Santa Fe, N.M., is gifted with a warm climate — which is at least one reason why the city also has a sizable homeless population.
First Presbyterian Church, located in downtown Santa Fe, is using a unique feature of its building to reach out to these sometimes forgotten people.
The church has showers on its main level, made to be easily accessible to groups. The showers were added partly with the homeless community in mind.
“When we built the new church about six years ago, our pastor then was the Rev. Sheila Gustafson, and she was very aware of the needs of the homeless in our community as well as the fact that we have a lot of visiting groups,” said Mary Ann Lundy, chairwoman of the congregation’s Mission and Social Justice Committee.
Church members have taken advantage of the unusual arrangement by offering a program called Hot Water Hospitality on Sunday afternoons. The program, established two years ago, runs from May to October and provides showers, meals and a clothing center for about 80 homeless people.
The church estimates there are 1,200-1,500 homeless people in the city, and it reaches about 350 of them throughout its season.
“It’s primarily men, although there are women also homeless and then we have some families. Since we’re in New Mexico, we have a lot of immigrants in the program. We have a number of veterans,” Lundy said. “They’re all homeless, that’s the common denominator.”
Sallie Watson, regional presbyter/stated clerk for Santa Fe and Sierra Blanca Presbyteries, visited the church on a recent Sunday and can attest to the popularity of the program.
“I was at worship there a couple of weeks ago and as I was leaving, the people were lining up outside to come in,” she said. “It looked like a group waiting for the second service and I guess kind of they were.”
The effort has also been made interfaith. Every second Sunday, another faith group is invited to bring and prepare food. So far groups from Temple Beth Shalom, Holy Faith Episcopal Church, Unitarian Universalist Church, and Santa Maria de la Paz Catholic Church have helped serve more than 2,100 meals.
The meal is served buffet style, and guests seem to appreciate the atmosphere as much as the services, prompting many to stay for the entire afternoon even though they’ve already showered and eaten.
“I think it’s also become a center for fellowship among the homeless,” Lundy said. “They have said, ‘We feel you treat us with respect and we feel normal here.’ They seem very much to enjoy the atmosphere of the place.”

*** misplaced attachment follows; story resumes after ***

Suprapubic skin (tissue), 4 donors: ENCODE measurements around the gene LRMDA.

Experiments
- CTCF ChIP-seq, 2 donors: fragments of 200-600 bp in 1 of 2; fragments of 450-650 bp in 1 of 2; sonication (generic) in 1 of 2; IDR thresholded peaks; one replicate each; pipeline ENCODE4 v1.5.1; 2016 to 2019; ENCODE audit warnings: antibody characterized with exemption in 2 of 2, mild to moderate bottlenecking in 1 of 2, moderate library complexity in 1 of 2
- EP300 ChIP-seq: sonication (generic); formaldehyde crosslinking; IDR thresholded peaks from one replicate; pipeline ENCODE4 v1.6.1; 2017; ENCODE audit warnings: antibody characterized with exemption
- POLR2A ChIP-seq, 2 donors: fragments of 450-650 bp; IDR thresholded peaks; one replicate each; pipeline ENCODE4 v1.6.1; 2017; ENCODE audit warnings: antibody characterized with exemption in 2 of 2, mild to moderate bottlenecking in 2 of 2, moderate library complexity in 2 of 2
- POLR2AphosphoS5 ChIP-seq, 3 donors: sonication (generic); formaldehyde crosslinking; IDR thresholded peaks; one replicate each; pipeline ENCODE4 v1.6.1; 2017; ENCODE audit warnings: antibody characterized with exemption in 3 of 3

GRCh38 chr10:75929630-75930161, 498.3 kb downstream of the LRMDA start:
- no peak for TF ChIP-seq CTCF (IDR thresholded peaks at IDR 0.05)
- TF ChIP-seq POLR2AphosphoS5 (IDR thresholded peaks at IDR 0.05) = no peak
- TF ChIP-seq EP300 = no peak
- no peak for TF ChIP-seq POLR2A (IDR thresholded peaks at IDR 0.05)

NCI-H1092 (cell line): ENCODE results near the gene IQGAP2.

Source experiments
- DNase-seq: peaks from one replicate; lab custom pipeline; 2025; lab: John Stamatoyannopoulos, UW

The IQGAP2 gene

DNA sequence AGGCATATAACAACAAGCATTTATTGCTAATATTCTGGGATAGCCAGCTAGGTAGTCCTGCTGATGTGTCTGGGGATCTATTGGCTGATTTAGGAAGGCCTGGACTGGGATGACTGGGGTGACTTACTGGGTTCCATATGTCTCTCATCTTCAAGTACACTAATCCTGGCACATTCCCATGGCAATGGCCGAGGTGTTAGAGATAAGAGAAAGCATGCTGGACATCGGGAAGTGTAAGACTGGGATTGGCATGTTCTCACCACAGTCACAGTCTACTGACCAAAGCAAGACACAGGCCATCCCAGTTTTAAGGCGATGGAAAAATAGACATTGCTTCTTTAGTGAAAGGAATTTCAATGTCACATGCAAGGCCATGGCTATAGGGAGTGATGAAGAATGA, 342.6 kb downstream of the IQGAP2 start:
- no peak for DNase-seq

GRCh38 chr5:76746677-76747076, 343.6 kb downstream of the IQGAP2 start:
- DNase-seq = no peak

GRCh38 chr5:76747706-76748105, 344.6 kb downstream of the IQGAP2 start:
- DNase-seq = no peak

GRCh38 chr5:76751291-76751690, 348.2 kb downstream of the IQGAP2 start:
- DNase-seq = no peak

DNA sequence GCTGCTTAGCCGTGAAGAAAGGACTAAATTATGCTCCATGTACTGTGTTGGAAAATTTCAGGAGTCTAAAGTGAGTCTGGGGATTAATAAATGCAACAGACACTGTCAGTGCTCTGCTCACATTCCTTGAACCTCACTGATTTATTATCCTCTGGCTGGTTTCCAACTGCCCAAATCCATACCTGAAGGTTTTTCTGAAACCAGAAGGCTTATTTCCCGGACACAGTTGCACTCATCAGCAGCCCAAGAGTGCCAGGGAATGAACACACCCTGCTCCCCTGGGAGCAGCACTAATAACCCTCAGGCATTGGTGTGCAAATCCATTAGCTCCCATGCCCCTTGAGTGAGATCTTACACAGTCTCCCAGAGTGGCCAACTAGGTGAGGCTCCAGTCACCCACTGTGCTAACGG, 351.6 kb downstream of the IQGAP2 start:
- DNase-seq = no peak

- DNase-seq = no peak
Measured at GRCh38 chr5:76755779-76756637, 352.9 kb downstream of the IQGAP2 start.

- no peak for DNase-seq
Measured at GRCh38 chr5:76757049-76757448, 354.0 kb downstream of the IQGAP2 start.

Watson recognized that Hot Water Hospitality is not only a benefit for the community but for First Presbyterian Church as well.
“I think the value goes both ways, not only for those who are being assisted, but for those in the congregation also,” she said. “It not only showed that the church was actively serving, but also that there was a way for the congregation to mix with and get to know those who were coming in for assistance. It has not always been that way, and so I think that is really refreshing.”
The Rev. Brooke Pickrell, an associate pastor at First who recently left to take a position elsewhere, really got the church involved in the shelter community in the city, Lundy said. Pickrell also served as vice chair of the Interfaith Shelter Board, a position that has now gone to Lundy. That group is working on renovating a building that will open Nov. 1 and serve as a full-time shelter facility.
Once the full time Interfaith Shelter opens, much of what is now done at First Presbyterian will move to the new facility. The shelter will house the clothing center and kitchen and will also have a resource center where the homeless can have access to employment and medical referral services.
But the new shelter might not mean the end of the Hot Water Hospitality program at First.
“We don’t know yet about next summer,” Lundy said. “There’s a lot of feeling that this has become a major place of fellowship on Sundays for homeless people and that we need to think about continuing this program even after the shelter opens.”
Toni Montgomery is a freelance writer in Statesville, N.C., where she is also secretary for First Presbyterian Church.